The world’s largest book publisher Random House is thinking about a joint book-search project with its old time arch rival Google. According to Reuters, the two giants are in talks with each other about Google’s book-scanning project.
Apparently, Google has agreements with over 10,000 small and large publishers who have submitted their books to Google for scanning. Once scanned, these books are made available for partial reading online according to publisher agreements. Google also works with about 27 academic and reference library partners for access to out-of-print works.
German media group, Bertelsmann’s unit Random House has been reluctant to join publisher partner program so far. Publisher partner program is known over for boosting book sales especially of older titles.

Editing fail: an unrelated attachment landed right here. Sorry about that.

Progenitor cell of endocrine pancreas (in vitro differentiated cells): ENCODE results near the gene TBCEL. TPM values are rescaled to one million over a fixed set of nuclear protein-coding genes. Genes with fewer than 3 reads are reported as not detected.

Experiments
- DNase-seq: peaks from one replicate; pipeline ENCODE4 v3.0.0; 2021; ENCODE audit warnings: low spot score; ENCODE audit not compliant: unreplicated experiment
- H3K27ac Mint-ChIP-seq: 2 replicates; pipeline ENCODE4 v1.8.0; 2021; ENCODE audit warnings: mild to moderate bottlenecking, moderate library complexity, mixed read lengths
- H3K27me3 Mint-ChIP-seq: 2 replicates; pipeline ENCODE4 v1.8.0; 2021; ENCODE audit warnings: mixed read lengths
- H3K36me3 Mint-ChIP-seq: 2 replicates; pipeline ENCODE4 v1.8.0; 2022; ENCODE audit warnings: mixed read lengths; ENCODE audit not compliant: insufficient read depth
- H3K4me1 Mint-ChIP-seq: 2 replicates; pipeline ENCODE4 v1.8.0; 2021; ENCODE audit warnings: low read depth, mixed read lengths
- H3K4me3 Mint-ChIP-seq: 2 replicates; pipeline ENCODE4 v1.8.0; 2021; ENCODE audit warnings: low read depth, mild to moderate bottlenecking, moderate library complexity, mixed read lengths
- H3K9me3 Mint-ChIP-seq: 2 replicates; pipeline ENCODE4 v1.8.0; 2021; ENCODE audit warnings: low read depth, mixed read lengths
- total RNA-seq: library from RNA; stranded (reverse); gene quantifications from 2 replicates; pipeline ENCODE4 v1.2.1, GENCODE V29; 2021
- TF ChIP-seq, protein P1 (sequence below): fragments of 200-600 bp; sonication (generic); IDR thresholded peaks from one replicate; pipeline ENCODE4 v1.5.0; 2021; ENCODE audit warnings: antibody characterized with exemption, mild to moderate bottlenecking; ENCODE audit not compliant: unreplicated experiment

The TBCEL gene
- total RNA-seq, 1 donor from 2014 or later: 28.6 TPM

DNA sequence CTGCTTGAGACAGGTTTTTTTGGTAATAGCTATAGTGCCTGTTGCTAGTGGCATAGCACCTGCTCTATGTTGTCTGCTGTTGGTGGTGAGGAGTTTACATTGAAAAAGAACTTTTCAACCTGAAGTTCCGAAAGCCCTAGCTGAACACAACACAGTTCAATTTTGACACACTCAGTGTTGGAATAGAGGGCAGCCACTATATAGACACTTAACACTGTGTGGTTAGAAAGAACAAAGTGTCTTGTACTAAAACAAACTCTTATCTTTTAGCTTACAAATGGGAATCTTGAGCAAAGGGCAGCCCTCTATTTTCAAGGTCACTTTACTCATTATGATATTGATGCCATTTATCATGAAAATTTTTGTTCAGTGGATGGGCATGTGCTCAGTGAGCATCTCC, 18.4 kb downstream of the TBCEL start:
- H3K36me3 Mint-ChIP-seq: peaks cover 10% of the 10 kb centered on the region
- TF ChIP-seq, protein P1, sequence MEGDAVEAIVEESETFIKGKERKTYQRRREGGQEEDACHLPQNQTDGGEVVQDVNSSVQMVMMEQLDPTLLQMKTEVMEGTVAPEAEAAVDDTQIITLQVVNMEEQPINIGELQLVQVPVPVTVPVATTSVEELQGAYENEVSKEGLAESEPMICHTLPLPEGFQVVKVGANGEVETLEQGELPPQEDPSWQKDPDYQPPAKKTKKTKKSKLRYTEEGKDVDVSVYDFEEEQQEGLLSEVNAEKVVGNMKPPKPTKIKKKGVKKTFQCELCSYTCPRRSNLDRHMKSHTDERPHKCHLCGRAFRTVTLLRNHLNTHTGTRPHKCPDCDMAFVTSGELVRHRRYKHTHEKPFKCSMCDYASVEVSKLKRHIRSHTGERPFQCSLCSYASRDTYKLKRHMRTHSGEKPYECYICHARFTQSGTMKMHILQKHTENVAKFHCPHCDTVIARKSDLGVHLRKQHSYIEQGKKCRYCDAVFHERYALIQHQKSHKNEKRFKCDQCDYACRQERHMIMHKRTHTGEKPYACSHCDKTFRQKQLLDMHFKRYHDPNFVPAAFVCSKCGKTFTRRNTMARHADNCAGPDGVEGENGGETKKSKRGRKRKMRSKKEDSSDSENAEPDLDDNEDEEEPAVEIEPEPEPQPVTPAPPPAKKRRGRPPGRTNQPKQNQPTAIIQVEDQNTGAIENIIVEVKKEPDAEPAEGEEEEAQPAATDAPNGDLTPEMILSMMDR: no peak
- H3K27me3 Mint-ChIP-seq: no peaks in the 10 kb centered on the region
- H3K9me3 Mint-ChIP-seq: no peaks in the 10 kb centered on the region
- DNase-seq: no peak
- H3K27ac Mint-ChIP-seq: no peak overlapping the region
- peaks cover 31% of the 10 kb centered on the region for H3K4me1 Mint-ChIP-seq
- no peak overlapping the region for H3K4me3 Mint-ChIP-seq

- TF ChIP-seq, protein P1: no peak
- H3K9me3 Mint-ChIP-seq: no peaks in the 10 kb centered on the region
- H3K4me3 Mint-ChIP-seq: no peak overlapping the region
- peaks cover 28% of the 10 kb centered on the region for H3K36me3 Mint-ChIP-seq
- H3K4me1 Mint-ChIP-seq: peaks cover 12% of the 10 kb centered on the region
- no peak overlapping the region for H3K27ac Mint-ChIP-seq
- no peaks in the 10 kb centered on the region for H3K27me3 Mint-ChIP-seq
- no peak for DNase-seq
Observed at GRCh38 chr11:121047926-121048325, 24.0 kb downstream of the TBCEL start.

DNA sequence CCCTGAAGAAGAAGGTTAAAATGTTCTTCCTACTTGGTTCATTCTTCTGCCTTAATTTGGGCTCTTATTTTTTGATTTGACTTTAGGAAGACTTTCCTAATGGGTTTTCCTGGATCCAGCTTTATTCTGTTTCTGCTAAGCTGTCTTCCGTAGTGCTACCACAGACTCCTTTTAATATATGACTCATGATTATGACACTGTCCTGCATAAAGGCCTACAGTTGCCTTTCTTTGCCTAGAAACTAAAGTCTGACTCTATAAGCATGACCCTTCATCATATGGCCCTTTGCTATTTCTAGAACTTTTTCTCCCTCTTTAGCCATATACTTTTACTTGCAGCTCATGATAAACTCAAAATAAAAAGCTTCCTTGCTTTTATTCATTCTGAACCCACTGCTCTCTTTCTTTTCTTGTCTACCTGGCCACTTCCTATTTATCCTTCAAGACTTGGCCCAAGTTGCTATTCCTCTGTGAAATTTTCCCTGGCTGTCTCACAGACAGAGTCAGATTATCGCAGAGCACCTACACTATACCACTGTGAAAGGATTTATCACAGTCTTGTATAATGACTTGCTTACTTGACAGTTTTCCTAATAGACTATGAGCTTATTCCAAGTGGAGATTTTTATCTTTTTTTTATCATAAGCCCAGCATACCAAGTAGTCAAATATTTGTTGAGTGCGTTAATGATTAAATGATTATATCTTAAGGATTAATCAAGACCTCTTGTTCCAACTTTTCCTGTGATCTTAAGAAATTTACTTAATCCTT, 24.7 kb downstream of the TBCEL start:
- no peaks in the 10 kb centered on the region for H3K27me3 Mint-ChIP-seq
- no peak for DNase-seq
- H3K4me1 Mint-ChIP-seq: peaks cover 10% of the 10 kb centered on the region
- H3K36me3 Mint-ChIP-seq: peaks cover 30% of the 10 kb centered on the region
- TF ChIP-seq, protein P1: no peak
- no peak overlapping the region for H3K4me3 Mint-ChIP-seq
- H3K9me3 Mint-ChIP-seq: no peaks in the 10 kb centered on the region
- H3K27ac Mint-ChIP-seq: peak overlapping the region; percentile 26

Both the parties showed different reactions on being contacted. A Random House spokesman said: “Random House continues to have periodic constructive conversations with Google on issues of mutual relevance.” On the other hand Google declined to comment.
Offlate, Google has been put into legal dispute with American publishers over part of library project. It is because Google scans copyrighted works from U.S. library partners without publisher’s permission.
In the year 2005, Random House had participated in a lawsuit against Google with expectations to stop the scanning of copyrighted material without publisher’s explicit content. It has been over 2 years since then but till today Random House, a member of the American Association of Publishers, continues to support that copyright case filed against Google.